Wednesday, August 25, 2010

Language and Research

After that whirlwind of a busride, I arrived at CICAMS ready for my first full day of work. At 11:00 am, a famous Italian epidemiologist presented his university’s research to begin a collaboration with CICAMS. When he was introduced by a Chinese epidemiologist with a thick accent and started his presentation with a thick, Italian accent, I immediately started chuckling to myself about how ridiculous the whole situation of speaking in 2nd languages was. But as the presentation continued, my perspective changed. It is supercheesy to say, but I think it’s so cool how small the world has become…both with the normalcy of international research and with my own life (living in CHINA and being able to communicate constantly via blog, email, phone, and videochat).

We then went to the weekly meeting of the epidemiology department, which was held entirely in Chinese, which, to be honest, continues to boggle my mind that everyone can understand the random assortment of syllables. We introduced ourselves, and Sarah and I both said basic things in English, but I also mentioned being excited to learn Mandarin, and everyone laughed (not the response I was expecting). Dr. Qiao, the Fogarty head, responded to my introduction by saying that it would be impossible to learn Mandarin in 10 months. Of course, I agree with him (my goal is to learn enough to get by while here and conduct a medical interview in Mandarin on my return at the same level as the hackneyed Spanish medical interviews I heard last year), but I think the response to my innocuous goal crystallized a thought that's been bubbling under the surface of my mind the last few days. Granted, I’ve only been here for a week, so you have to take everything I say with a grain of salt, but I think that the complexity of spoken and especially written Chinese language is a tremendous source of pride to the Chinese people. It seems as though they believe Mandarin is a bastion grounding them firmly in Chinese tradition while preventing Western culture, or any foreign influence, from influencing their daily life on any level but the most superficial. So, when Sarah, who started learning in earnest a few weeks ago says some words and phrases in Chinese, all of our superbusy officemates stop what they’re doing to repeat and say, good job if she’s right or help her pronounce it better if she spoke incorrectly. Part of me thinks it’s a really nice gesture (especially because our officemates are AWESOME—more on them later), but the more cynical part of me wonders if it’s more of a wow-I-can’t-believe-she-learned-how-to-say-is-it-lunch-time-what-trick-will-she-pull-out-of-her-tophat-next type thing. Either way, I’m really excited to start my own Mandarin studies in the next few days because I think it’ll be fun to try to turn this gibberish-sounding language into words that have meaning to me...and maybe no one else haha.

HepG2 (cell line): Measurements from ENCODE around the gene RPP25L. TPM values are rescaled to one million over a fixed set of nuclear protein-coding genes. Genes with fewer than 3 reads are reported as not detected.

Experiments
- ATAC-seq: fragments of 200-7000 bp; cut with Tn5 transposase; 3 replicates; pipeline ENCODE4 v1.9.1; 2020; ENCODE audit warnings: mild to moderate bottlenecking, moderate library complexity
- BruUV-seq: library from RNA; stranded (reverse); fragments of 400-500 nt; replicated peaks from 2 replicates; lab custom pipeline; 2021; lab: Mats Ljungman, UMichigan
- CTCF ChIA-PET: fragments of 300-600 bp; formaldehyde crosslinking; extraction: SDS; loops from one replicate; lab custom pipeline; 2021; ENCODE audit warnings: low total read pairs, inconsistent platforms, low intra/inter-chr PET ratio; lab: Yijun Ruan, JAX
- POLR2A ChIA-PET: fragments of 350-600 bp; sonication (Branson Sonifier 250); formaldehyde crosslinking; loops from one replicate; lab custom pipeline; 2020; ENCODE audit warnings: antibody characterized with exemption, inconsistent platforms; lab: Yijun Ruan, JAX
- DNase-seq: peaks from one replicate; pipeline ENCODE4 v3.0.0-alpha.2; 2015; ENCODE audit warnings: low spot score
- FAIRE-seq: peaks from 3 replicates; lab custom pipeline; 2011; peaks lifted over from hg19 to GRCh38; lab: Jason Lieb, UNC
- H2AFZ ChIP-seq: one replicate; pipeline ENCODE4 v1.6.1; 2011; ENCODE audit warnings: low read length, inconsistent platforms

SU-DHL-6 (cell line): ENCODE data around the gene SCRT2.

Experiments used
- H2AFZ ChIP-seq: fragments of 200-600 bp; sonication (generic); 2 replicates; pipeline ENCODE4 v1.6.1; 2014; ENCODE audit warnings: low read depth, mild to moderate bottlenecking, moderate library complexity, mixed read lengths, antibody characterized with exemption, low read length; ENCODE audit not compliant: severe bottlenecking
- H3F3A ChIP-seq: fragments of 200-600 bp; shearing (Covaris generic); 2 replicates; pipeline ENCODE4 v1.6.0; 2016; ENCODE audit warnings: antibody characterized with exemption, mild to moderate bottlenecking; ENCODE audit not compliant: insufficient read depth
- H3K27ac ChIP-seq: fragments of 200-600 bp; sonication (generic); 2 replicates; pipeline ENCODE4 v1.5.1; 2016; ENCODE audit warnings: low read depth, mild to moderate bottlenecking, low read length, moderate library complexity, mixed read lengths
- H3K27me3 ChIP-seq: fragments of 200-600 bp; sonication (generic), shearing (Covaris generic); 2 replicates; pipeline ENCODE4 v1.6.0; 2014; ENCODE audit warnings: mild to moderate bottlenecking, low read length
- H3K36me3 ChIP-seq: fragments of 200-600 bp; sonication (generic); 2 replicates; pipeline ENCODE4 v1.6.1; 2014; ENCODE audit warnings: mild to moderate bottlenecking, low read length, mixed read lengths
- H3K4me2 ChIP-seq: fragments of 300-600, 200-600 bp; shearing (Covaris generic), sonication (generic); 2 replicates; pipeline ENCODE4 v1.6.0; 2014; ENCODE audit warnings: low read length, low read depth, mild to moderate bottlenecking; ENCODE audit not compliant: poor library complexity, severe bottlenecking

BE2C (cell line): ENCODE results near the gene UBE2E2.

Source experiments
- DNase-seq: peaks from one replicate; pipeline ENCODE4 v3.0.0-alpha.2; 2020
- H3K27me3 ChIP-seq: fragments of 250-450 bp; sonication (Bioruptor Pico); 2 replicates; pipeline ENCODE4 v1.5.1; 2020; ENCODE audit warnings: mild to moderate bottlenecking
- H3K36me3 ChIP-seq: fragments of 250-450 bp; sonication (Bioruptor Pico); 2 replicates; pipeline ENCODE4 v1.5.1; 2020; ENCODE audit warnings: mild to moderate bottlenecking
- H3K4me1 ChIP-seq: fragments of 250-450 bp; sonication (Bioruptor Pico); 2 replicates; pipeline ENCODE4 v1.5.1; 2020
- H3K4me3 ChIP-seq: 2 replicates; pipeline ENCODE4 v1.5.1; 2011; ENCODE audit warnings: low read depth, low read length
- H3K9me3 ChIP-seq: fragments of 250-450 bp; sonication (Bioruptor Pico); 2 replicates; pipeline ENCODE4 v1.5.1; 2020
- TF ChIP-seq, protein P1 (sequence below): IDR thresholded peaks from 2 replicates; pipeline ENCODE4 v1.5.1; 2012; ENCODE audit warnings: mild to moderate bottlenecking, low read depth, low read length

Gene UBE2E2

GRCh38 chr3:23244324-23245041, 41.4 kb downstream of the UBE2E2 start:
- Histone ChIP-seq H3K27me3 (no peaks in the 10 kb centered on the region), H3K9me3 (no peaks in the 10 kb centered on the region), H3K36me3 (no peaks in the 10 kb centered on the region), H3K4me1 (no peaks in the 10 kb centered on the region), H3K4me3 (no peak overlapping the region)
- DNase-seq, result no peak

Most importantly, today I have a much better idea of what I’ll be doing here. It seems that my main projects will be nestled into an enormous 5-year project of ending cervical cancer in rural provinces in China. So, assuming everything goes smoothly, I will be comparing the effectiveness of intervention techniques for HPV vaccination to see which public health strategy works best and also do a baseline survey of knowledge and attitudes about HPV, HPV vaccine, and cervical cancer. I’m excited!


  1. Awesome post and incredible project!

  2. I think you're right - it is a small world that we live in. I also agree, the Chinese are very proud of their language and culture so they may enjoy keeping foreigners "in the dark". It will be a great challenge for you to learn enough Mandarin to get by or at least enough to order beef without mooing. I'm glad you're excited about your research it sounds interesting. Keep the blogs coming!